Paul Greenberg has one of the most prolific and wide-ranging minds in the CRM business. He wrote the CRM bible, CRM at the Speed of Light, which is now in its third edition. He lectures constantly, educates, and writes and publishes just about everywhere in the CRM world.
Every vendor and analyst respects his ideas and opinions. Many of the biggest seek him out for advice. For those and other reasons, I have started calling him the dean of CRM analysts.
Greenberg is also an incredible gadget-head. He has all of the toys you can imagine — phones, game consoles, entertainment and computers — and he plays with hardware and software the way a kid uses Legos. When he told me he had started dabbling in wikis, it seemed right in character.
A wiki, as you probably know, is a domain where people of like minds go to share ideas. The word itself, I am told, is from the Hawaiian language and means “fast.” The point in using this name is to highlight how quickly ideas can evolve when many hands (and minds) are turned to a single purpose.
Greenberg’s wiki idea has been to launch a discussion of the future of CRM. If that sounds too nebulous, it’s really about CRM 2.0 — which is what he’s calling it. I can’t think of a better person to instigate this process than Paul Greenberg, and I am writing about the effort because I think it is vitally important.
CRM Is Dead, Long Live CRM
Paul and I have kept up an active dialog over the last few years about CRM, where it’s going and where it needs to go. Many of the ideas that I first surfaced here have gone into our conversations. Paul has now taken the lead in bringing together some of the best minds in CRM in one spot to plot the future of our industry.
Many people in the CRM business are coming or have come to the conclusion that the CRM that grew out of the 1990s has exceeded its useful life. I am among them. The business climate is different, the economy is different, the types and kinds of products that companies are making are different. In short, CRM 1.0 has not exactly kept up with the changing times.
Paul decided to convene a congress of the Internet on his wiki to ask the difficult question, “What now?”
The idea of doing this as a community activity has a lot going for it. As Greenberg put it, a definition that comes from an interested community “would be universally acceptable, so that the mistakes made during the CRM 1.0 period that we’ve just left — also known as 15 million self-serving definitions of CRM out there that left customers confused — wouldn’t happen again.”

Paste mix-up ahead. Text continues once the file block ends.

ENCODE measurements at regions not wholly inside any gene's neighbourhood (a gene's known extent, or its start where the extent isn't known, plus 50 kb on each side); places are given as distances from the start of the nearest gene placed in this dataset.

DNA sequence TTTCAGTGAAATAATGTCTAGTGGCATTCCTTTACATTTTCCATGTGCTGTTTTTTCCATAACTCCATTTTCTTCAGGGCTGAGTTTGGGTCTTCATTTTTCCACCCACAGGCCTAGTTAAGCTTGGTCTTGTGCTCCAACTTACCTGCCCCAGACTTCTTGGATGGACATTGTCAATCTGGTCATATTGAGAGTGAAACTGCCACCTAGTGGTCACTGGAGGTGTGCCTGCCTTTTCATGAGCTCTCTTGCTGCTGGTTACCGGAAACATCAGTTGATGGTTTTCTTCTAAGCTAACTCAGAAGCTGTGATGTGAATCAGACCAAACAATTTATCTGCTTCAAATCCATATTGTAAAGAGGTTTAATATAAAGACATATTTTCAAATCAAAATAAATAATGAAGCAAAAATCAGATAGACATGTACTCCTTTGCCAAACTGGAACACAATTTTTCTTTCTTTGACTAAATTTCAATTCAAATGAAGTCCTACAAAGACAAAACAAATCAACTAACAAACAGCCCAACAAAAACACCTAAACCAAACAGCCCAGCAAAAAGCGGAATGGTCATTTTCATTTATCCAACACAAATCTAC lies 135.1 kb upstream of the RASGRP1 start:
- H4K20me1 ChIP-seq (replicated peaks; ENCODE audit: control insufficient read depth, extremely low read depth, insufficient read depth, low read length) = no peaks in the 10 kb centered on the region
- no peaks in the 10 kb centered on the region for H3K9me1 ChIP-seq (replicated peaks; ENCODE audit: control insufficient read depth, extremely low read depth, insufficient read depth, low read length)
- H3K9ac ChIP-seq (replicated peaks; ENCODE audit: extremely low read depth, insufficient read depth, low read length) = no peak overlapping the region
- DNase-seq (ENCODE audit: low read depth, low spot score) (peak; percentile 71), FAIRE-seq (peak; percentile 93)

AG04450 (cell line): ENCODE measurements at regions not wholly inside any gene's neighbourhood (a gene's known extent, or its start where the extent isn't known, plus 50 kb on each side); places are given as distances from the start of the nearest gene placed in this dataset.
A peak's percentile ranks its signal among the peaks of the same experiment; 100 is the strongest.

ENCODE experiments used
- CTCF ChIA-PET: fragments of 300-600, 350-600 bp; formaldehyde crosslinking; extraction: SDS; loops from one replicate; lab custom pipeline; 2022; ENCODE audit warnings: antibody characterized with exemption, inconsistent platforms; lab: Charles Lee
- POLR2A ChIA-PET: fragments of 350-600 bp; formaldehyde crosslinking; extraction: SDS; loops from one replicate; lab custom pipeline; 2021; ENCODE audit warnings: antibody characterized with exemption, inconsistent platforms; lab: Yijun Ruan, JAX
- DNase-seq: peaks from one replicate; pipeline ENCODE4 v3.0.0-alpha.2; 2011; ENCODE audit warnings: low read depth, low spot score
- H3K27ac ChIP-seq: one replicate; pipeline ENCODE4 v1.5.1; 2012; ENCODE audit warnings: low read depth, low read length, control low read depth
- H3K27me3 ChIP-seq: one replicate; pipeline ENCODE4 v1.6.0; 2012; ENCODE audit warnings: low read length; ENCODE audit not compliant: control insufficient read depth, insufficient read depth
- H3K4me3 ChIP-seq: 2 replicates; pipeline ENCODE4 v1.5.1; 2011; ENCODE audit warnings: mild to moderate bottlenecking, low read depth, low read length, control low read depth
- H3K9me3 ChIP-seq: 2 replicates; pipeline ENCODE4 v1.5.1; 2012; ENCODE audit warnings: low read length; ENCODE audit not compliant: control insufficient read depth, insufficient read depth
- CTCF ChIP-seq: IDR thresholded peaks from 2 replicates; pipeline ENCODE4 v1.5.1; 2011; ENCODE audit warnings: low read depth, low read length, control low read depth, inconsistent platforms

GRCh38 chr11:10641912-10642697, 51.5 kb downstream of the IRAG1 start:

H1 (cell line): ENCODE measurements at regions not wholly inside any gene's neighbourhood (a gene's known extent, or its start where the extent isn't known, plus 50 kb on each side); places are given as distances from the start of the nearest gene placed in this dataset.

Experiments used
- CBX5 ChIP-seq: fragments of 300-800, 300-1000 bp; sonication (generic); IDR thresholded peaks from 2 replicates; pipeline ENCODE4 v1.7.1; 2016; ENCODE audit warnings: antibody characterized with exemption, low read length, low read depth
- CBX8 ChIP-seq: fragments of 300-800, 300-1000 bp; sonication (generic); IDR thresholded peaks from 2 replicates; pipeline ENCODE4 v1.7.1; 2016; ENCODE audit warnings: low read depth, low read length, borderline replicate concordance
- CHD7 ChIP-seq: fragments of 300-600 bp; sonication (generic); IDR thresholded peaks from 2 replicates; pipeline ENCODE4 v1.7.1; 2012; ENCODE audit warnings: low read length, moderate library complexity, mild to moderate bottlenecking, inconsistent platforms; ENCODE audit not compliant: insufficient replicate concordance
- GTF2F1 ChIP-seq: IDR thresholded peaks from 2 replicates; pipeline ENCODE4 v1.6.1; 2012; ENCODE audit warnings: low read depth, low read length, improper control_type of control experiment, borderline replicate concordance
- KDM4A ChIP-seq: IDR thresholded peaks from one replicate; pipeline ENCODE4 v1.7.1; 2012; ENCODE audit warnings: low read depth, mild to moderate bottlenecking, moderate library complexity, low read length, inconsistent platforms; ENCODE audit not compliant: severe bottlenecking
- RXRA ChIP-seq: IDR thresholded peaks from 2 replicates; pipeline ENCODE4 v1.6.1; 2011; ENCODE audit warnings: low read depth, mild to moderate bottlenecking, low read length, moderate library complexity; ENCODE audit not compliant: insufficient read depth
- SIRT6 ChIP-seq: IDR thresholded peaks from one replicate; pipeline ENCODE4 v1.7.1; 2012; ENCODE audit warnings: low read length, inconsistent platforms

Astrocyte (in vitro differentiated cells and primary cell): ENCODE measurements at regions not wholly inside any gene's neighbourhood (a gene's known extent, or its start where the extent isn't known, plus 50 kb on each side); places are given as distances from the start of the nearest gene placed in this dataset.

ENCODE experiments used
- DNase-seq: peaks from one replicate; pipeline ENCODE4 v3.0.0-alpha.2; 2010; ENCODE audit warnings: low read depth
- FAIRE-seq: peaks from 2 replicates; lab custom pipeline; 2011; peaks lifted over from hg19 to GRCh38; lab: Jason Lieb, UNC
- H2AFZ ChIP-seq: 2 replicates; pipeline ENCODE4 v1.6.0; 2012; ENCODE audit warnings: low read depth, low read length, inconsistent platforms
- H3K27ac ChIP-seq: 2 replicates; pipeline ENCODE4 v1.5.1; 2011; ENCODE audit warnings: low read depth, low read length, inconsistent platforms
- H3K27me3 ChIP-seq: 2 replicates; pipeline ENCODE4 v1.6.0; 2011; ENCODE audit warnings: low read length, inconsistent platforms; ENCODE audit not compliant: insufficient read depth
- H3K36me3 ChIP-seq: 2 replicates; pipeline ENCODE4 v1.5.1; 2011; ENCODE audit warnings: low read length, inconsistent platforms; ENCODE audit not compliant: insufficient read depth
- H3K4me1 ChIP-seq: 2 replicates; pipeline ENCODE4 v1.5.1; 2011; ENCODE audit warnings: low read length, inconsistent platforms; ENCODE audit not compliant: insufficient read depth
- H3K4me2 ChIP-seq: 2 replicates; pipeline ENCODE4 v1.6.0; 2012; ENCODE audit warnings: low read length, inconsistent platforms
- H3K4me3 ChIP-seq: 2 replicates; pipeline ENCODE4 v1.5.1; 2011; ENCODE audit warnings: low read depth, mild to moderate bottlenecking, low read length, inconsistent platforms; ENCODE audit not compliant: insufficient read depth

Now here’s the cool part: everyone’s invited to help out.
Ready for a CRM Change
There are already a number of industry and academic heavyweights involved in the project, which you will see when you visit the wiki.
Paul is opening this, as he puts it, to “vendors, practitioners, academicians, students, consultants, authors, etc., who are interested in truly doing something important when it comes to customers.”
If that sounds like you, I encourage you to check it out. All you need to do is send an e-mail with your details to Paul at firstname.lastname@example.org and give a short description of why you are interested in helping with the project. You will receive a return e-mail containing a URL and an invitation to join the community.
Looking Toward the Future
I am already involved and plan to post some of the ideas — in an updated form — that I first expressed in this space over the last year or two. There are others, such as Joe Pine, who, along with James Gilmore, first expressed the idea of the customer experience in the 1999 book The Experience Economy.
As you will see, the drivers for CRM 2.0 are diverse, the people who are contributing are many, and the thinking that will go into this effort has been percolating for a long time. Now it’s time to bring it all together.
I expect to report back to you over the coming months on progress and on some of the issues that we might be wrestling with. In my humble opinion, this could not have happened at a better time. I think it will be a fun experience for all of us.
Denis Pombriant runs the Beagle Research Group, LLC, a CRM market research firm and consultancy. Pombriant’s research concentrates on evolving product ideas and emerging companies in the sales, marketing, and call center disciplines. His research is freely distributed through a blog and Web site. He is working on a book and can be reached at email@example.com.
This story was originally published on January 10, 2007, and is brought to you today as part of our Best of ECT News series.